Muscle Fatigue and Shoulder Impingement

Shoulder impingement is a common cause of pain with overhead exercises. The mechanism of shoulder impingement was thought to be a structural issue between the humerus and the acromion process, but that has recently been challenged. This post will discuss the up-to-date mechanism of shoulder impingement and how it relates to treatment. 

There is much debate on the actual cause of shoulder impingement. Traditionally, shoulder impingement was attributed to irritation of the tissues between the humerus and the acromion process. The subacromial bursa and the supraspinatus tendon would get compressed between the two bones as the shoulder moved overhead leading to shoulder pain. However these mechanics in the shoulder have been found in non-painful shoulders as well making their relationship to shoulder pain questionable. 

 Photo Credit:  NIAMS

Photo Credit: NIAMS

Instead of shoulder impingement being caused by altered mechanics between the acromion process and the humerus, it has been suggested that shoulder impingement is actually a problem of the rotator cuff tendon. The supraspinatus tendon swells which decreases the space between the humerus and acromion process leading to shoulder pain. Swelling in the supraspinatus tendon can occur either from prolonged rest, such as when sleeping, or with overloading. 

 

The altered swelling in the supraspinatus tendon has been shown in research by Karen McCreesh in the British Medical Journal Open Sports & Exercise Medicine. Her research found that loading the supraspinatus in those with shoulder pain caused an increase in muscle thickness 24 hours after exercise. Similarly, the article found that the distance between the acromion process and humerus was reduced for that same time period after exercise. 

This was in comparison to the response in non-painful shoulders which actually had a decrease in supraspinatus tendon thickness after exercise. The non-painful shoulders also had a temporary decrease in the distance between the acromion and humerus but returned to normal after 6 hours. 

There are a couple of reasons why this research article is important for those with shoulder impingement syndrome. 

  1. Avoiding loading the shoulder muscles to fatigue early in rehabilitation
    Exercises are needed to strengthen the supraspinatus tendon. However, loading the tendon to fatigue can lead to more swelling and discomfort so it is important to find the balance of loading enough but not too much.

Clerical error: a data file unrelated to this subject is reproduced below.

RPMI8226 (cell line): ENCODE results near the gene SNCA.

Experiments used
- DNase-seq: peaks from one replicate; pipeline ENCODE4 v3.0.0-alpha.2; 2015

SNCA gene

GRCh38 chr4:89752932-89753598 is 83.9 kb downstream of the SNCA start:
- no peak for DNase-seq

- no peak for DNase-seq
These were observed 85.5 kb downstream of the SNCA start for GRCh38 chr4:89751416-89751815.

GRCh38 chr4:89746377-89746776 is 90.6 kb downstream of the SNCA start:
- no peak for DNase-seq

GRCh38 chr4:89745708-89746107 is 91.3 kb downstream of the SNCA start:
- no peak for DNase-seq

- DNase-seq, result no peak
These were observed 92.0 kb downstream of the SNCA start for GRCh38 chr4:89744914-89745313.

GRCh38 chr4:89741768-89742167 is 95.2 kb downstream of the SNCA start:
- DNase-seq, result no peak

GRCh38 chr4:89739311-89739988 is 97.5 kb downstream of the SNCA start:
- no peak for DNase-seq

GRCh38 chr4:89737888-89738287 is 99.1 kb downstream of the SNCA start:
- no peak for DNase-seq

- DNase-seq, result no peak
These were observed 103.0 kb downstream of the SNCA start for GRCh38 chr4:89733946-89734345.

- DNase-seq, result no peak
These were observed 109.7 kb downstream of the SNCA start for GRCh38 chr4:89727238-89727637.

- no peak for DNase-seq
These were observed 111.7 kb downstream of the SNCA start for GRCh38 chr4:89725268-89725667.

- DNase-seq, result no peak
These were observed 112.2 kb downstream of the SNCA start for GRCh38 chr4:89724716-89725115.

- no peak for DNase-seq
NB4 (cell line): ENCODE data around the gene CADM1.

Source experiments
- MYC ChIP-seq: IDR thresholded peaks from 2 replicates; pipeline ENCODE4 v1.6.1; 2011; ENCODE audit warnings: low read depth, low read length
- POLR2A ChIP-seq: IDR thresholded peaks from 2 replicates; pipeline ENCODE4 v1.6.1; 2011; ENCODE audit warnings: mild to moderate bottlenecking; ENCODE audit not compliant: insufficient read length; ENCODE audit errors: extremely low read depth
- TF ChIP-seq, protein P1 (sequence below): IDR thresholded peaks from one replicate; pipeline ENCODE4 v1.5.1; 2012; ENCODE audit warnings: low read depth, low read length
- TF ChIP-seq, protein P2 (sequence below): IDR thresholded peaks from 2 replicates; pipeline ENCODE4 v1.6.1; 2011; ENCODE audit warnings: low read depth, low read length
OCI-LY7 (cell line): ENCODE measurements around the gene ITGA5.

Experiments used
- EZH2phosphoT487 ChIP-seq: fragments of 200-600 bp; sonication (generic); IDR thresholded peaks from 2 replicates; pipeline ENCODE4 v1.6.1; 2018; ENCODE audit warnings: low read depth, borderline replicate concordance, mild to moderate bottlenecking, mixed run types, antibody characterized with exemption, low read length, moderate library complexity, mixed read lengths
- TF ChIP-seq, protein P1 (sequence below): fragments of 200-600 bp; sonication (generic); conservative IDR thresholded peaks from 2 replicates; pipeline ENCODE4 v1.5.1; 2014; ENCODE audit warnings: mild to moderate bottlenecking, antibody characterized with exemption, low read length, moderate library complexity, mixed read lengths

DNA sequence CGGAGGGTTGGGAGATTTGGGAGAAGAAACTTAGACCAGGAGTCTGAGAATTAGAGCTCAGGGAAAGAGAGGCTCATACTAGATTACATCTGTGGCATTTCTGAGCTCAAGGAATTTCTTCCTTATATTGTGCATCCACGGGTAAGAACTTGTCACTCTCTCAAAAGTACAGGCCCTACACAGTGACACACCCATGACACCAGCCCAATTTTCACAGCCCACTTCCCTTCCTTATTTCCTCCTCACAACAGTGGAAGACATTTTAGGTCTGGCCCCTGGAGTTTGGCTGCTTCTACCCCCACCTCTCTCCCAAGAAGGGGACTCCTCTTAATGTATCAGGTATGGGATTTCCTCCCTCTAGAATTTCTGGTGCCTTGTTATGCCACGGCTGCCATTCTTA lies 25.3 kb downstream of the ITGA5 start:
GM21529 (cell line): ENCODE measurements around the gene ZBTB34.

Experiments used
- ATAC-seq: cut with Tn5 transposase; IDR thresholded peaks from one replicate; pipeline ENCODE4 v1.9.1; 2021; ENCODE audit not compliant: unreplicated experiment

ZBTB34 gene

2. Allowing sufficient recovery for the tendon between exercise
    The supraspinatus tendon takes longer to return to baseline in a painful shoulder than in a non-painful shoulder. Allowing 24 hours between rehabilitation exercises provides sufficient time for the supraspinatus to return to baseline before loading it again. 

  3. Impingement syndrome might not be a structural cause
    The emphasis on impingement syndrome was commonly on the humerus and the acromion process. So if there was a bone spur in the space between those two bones, surgery was a likely recommendation. But if the cause of impingement syndrome is related to the supraspinatus tendon, surgery is likely not necessary for recovery. 

In conclusion, the cause of shoulder impingement syndrome seems to be trending towards a tendon related issue and not a bone mechanics issue. The recommendation is to treat syndrome impingement syndrome through a conservative approach including soft tissue therapy and exercise. When creating a rehabilitation program, it appears that avoiding loading the shoulder muscles to fatigue can help to reduce irritation of the shoulder and lead to better outcomes. 

References:

McCreesh KM, Purtill H, Donnelly AE, et al Increased supraspinatus tendon thickness following fatigue loading in rotator cuff tendinopathy: potential implications for exercise therapy BMJ Open Sport & Exercise Medicine 2017;3:e000279. doi:10.1136/bmjsem-2017-000279